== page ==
All Quiet: An American in Taiwan’s Perspective on 228

By Joyce Chen, edited by Leona Chen Editor’s Note: American-born Taiwanese Joyce Chen is a first-year international student at National Taiwan University. On the 71st anniversary of 228, Taiwan is, she observes, harboring a strange ambivalence. This is not to ignore the indigenous protests for transitional justice or the demonstrations that did occur this year. In Taoyuan, a group of young pro-independence activists covered the tomb of Chiang Kai-Shek in red paint to symbolize the estimated…

Green Island Secrets

Journalism & Scholarship Force Us to Bear Witness to Taiwan's Darkest Era By Dr. Chung-Chih Li, edited by Leona Chen Editor’s Note: In 1981, Professor Chen Wen-Cheng (陳文成), assistant professor of mathematics at Carnegie Mellon University, was taken for interrogation by Taiwan’s secret police under allegations of sedition. Despite official reports of a friendly and cordial interview, he was found dead the next day at National Taiwan University.  Thirteen broken ribs. Three fractured…

A Canon of Our Own: Q&A with Michelle Kuo, Author of Reading with Patrick

[caption id="" align="aligncenter" width="1050"] Author Michelle Kuo with her parents[/caption] I profess that I have been a bit of a book snob lately. I am reading 50 books in my 10 weeks of summer; 20 of which should have a focus on social justice, and 15 of which should be by or about Asian Americans. The more these categories overlap, the greedier I become. I have been desperately craving something for me, something that helps me navigate everything this world has become with the body I have.…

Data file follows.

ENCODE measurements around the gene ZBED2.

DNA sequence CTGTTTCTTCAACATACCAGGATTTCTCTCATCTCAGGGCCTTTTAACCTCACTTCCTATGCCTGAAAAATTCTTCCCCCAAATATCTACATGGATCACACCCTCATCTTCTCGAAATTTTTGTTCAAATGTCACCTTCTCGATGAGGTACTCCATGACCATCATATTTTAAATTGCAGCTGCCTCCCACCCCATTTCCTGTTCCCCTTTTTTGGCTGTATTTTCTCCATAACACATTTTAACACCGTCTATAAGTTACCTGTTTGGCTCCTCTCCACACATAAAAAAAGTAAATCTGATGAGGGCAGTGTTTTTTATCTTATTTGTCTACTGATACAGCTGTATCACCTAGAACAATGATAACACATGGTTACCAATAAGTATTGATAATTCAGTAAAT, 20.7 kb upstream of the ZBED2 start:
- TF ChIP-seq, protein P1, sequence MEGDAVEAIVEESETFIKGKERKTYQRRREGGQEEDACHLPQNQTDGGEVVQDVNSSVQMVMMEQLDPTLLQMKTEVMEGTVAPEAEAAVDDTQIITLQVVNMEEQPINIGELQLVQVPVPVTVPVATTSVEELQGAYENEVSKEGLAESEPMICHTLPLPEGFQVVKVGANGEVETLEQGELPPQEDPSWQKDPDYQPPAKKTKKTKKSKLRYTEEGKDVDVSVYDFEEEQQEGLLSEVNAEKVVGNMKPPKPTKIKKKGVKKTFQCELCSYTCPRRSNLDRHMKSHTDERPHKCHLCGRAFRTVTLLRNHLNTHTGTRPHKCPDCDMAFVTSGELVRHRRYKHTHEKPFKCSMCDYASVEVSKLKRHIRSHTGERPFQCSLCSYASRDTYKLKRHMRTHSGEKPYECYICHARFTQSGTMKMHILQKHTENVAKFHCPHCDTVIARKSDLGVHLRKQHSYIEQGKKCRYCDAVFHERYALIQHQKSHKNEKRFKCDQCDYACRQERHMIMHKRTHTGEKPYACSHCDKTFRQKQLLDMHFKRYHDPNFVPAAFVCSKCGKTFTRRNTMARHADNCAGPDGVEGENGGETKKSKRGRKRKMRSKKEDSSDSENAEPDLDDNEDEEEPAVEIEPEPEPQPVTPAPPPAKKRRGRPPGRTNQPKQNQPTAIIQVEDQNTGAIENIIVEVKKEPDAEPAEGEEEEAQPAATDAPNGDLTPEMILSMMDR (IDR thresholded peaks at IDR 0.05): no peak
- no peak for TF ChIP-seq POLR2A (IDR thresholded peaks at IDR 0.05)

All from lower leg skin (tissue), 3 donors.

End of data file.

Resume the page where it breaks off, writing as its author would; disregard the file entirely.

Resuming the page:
Summer in Taiwan and #blacklivesmatter

The police officer suspected of murdering Philando Castile looks like he could be my father, my uncle, my brother. Asians and Asian Americans do not deserve to be silent. I’m spending the summer in Taiwan, learning and unlearning what it means to occupy a Taiwanese body in an American space; an American body in a Taiwanese space. My thirteen-year-old cousin asks me about my two best friends in college. They are handsome, black, and male. A computer programmer and a gifted medical student. She…

228 and the Power of Storytelling

[caption id="" align="aligncenter" width="735"] "For those of us who remember that every struggle is for a glory beyond our own." Drawing by Leona Chen, December 2015[/caption] (Amma, I may be studying Walt Whitman, but I am writing my way back to you.) I was born in 1996, the year of Taiwan’s first direct presidential election. Exactly two decades later, we have named the first woman president of Taiwan (and the second female head of state in the history of East Asia). And while we have tremendous…

In Honor of Taiwanese Ancestry and Identity

Throughout my own life, the Taiwanese American community has been synonymous with family. The people around me inherently understood Taiwan’s culture and history; these were so deeply embedded that we could even claim polarizing political differences within our Taiwanese ethnicities. This upbringing was such a privilege; I am grateful to my elders and surrounding friends for fostering this sense of awareness. But I have come to realize that simply identifying as “Taiwanese American” or “Taiwanese”…

Taiwanese Americans in Solidarity

Although systemic racism is the oldest motif in American history, recent events – including the Michael Brown shooting in Ferguson and the protests in Baltimore – have prompted us to thoroughly confront what it means to be a person of color in the United States. As Taiwanese Americans, our phenotype generally assigns us to a vague “Asian” aesthetic. This “Asian” aesthetic then ascribes us to certain privileges and disadvantages. Historically, the Asian American community has…